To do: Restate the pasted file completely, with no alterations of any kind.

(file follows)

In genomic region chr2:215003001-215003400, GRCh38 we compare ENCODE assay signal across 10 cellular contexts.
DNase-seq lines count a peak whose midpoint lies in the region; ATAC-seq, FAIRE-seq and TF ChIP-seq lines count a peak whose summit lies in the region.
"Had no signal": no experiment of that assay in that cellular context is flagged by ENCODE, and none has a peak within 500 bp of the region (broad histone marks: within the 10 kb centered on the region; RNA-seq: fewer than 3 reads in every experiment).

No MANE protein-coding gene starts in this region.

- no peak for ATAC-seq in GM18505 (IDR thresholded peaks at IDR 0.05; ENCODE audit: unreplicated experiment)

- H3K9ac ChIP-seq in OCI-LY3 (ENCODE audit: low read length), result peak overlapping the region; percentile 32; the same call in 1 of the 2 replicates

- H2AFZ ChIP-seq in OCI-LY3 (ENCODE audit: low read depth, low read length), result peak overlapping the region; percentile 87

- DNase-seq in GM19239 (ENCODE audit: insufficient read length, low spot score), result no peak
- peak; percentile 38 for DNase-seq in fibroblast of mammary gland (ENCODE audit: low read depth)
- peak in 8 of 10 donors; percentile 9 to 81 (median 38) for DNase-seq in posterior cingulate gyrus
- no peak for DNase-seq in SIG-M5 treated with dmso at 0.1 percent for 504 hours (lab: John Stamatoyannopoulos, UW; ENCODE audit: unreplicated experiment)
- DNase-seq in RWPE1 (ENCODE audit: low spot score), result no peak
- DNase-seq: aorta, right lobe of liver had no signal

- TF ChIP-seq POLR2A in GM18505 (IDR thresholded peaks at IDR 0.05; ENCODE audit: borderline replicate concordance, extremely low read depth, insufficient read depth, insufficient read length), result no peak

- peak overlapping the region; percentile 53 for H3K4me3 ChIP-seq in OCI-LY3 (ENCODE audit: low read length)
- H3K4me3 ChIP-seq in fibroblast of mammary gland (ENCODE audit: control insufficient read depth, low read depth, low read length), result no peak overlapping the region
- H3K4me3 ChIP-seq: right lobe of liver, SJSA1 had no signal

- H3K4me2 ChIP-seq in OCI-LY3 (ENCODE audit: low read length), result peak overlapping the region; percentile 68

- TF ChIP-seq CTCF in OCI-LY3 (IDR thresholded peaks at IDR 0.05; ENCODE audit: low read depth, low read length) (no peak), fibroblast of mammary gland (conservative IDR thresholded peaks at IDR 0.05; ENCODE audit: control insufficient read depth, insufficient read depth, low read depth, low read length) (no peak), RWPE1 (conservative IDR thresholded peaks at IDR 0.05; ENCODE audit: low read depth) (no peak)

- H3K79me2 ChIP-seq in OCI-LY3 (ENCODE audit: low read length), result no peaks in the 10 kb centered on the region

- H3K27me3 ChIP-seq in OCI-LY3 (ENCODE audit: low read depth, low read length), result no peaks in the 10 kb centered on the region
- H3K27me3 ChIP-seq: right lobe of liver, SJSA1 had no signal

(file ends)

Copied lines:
In genomic region chr2:215003001-215003400, GRCh38 we compare ENCODE assay signal across 10 cellular contexts.
DNase-seq lines count a peak whose midpoint lies in the region; ATAC-seq, FAIRE-seq and TF ChIP-seq lines count a peak whose summit lies in the region.
"Had no signal": no experiment of that assay in that cellular context is flagged by ENCODE, and none has a peak within 500 bp of the region (broad histone marks: within the 10 kb centered on the region; RNA-seq: fewer than 3 reads in every experiment).

No MANE protein-coding gene starts in this region.

- no peak for ATAC-seq in GM18505 (IDR thresholded peaks at IDR 0.05; ENCODE audit: unreplicated experiment)

- H3K9ac ChIP-seq in OCI-LY3 (ENCODE audit: low read length), result peak overlapping the region; percentile 32; the same call in 1 of the 2 replicates

- H2AFZ ChIP-seq in OCI-LY3 (ENCODE audit: low read depth, low read length), result peak overlapping the region; percentile 87

- DNase-seq in GM19239 (ENCODE audit: insufficient read length, low spot score), result no peak
- peak; percentile 38 for DNase-seq in fibroblast of mammary gland (ENCODE audit: low read depth)
- peak in 8 of 10 donors; percentile 9 to 81 (median 38) for DNase-seq in posterior cingulate gyrus
- no peak for DNase-seq in SIG-M5 treated with dmso at 0.1 percent for 504 hours (lab: John Stamatoyannopoulos, UW; ENCODE audit: unreplicated experiment)
- DNase-seq in RWPE1 (ENCODE audit: low spot score), result no peak
- DNase-seq: aorta, right lobe of liver had no signal

- TF ChIP-seq POLR2A in GM18505 (IDR thresholded peaks at IDR 0.05; ENCODE audit: borderline replicate concordance, extremely low read depth, insufficient read depth, insufficient read length), result no peak

- peak overlapping the region; percentile 53 for H3K4me3 ChIP-seq in OCI-LY3 (ENCODE audit: low read length)
- H3K4me3 ChIP-seq in fibroblast of mammary gland (ENCODE audit: control insufficient read depth, low read depth, low read length), result no peak overlapping the region
- H3K4me3 ChIP-seq: right lobe of liver, SJSA1 had no signal

- H3K4me2 ChIP-seq in OCI-LY3 (ENCODE audit: low read length), result peak overlapping the region; percentile 68

- TF ChIP-seq CTCF in OCI-LY3 (IDR thresholded peaks at IDR 0.05; ENCODE audit: low read depth, low read length) (no peak), fibroblast of mammary gland (conservative IDR thresholded peaks at IDR 0.05; ENCODE audit: control insufficient read depth, insufficient read depth, low read depth, low read length) (no peak), RWPE1 (conservative IDR thresholded peaks at IDR 0.05; ENCODE audit: low read depth) (no peak)

- H3K79me2 ChIP-seq in OCI-LY3 (ENCODE audit: low read length), result no peaks in the 10 kb centered on the region

- H3K27me3 ChIP-seq in OCI-LY3 (ENCODE audit: low read depth, low read length), result no peaks in the 10 kb centered on the region
- H3K27me3 ChIP-seq: right lobe of liver, SJSA1 had no signal